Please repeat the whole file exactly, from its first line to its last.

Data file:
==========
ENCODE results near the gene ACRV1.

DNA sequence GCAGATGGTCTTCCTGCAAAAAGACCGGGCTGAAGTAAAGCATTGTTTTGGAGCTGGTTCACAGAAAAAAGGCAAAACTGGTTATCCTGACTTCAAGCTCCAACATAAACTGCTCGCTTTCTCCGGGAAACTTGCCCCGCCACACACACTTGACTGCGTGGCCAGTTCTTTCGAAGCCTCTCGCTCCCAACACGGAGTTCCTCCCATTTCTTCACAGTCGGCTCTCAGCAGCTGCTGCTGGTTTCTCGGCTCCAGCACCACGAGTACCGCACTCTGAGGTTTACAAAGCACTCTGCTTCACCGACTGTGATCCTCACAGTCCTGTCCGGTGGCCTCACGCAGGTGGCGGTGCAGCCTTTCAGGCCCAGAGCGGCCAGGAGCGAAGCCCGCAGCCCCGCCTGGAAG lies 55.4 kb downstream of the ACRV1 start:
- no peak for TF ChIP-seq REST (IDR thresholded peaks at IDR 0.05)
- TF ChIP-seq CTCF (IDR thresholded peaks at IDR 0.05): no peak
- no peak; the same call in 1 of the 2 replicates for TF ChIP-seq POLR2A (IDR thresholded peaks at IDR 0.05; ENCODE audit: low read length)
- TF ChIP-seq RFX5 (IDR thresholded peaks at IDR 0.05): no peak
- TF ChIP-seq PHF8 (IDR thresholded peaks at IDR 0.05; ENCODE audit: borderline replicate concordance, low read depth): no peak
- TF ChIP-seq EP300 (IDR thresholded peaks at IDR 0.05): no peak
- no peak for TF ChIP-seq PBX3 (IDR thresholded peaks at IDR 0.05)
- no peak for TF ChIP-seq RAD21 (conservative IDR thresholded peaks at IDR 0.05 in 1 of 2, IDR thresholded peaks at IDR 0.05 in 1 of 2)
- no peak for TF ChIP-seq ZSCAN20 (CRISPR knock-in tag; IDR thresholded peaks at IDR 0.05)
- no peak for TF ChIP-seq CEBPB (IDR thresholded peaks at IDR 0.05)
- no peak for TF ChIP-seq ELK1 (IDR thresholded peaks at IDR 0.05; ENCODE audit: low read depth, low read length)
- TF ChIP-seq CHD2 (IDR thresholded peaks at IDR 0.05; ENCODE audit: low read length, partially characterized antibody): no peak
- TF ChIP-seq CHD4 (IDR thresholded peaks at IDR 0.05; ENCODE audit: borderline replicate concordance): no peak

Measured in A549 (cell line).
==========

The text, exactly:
ENCODE results near the gene ACRV1.

DNA sequence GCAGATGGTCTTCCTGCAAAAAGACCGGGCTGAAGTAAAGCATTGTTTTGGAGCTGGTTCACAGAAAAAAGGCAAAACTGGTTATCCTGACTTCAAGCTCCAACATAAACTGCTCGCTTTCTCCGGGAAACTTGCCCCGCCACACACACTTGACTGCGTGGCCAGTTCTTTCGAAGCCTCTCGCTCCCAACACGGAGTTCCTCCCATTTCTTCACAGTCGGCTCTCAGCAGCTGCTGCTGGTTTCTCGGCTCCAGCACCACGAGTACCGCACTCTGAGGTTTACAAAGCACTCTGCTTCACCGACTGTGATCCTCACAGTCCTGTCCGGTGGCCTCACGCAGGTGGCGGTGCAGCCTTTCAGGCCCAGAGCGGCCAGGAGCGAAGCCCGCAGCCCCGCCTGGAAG lies 55.4 kb downstream of the ACRV1 start:
- no peak for TF ChIP-seq REST (IDR thresholded peaks at IDR 0.05)
- TF ChIP-seq CTCF (IDR thresholded peaks at IDR 0.05): no peak
- no peak; the same call in 1 of the 2 replicates for TF ChIP-seq POLR2A (IDR thresholded peaks at IDR 0.05; ENCODE audit: low read length)
- TF ChIP-seq RFX5 (IDR thresholded peaks at IDR 0.05): no peak
- TF ChIP-seq PHF8 (IDR thresholded peaks at IDR 0.05; ENCODE audit: borderline replicate concordance, low read depth): no peak
- TF ChIP-seq EP300 (IDR thresholded peaks at IDR 0.05): no peak
- no peak for TF ChIP-seq PBX3 (IDR thresholded peaks at IDR 0.05)
- no peak for TF ChIP-seq RAD21 (conservative IDR thresholded peaks at IDR 0.05 in 1 of 2, IDR thresholded peaks at IDR 0.05 in 1 of 2)
- no peak for TF ChIP-seq ZSCAN20 (CRISPR knock-in tag; IDR thresholded peaks at IDR 0.05)
- no peak for TF ChIP-seq CEBPB (IDR thresholded peaks at IDR 0.05)
- no peak for TF ChIP-seq ELK1 (IDR thresholded peaks at IDR 0.05; ENCODE audit: low read depth, low read length)
- TF ChIP-seq CHD2 (IDR thresholded peaks at IDR 0.05; ENCODE audit: low read length, partially characterized antibody): no peak
- TF ChIP-seq CHD4 (IDR thresholded peaks at IDR 0.05; ENCODE audit: borderline replicate concordance): no peak

Measured in A549 (cell line).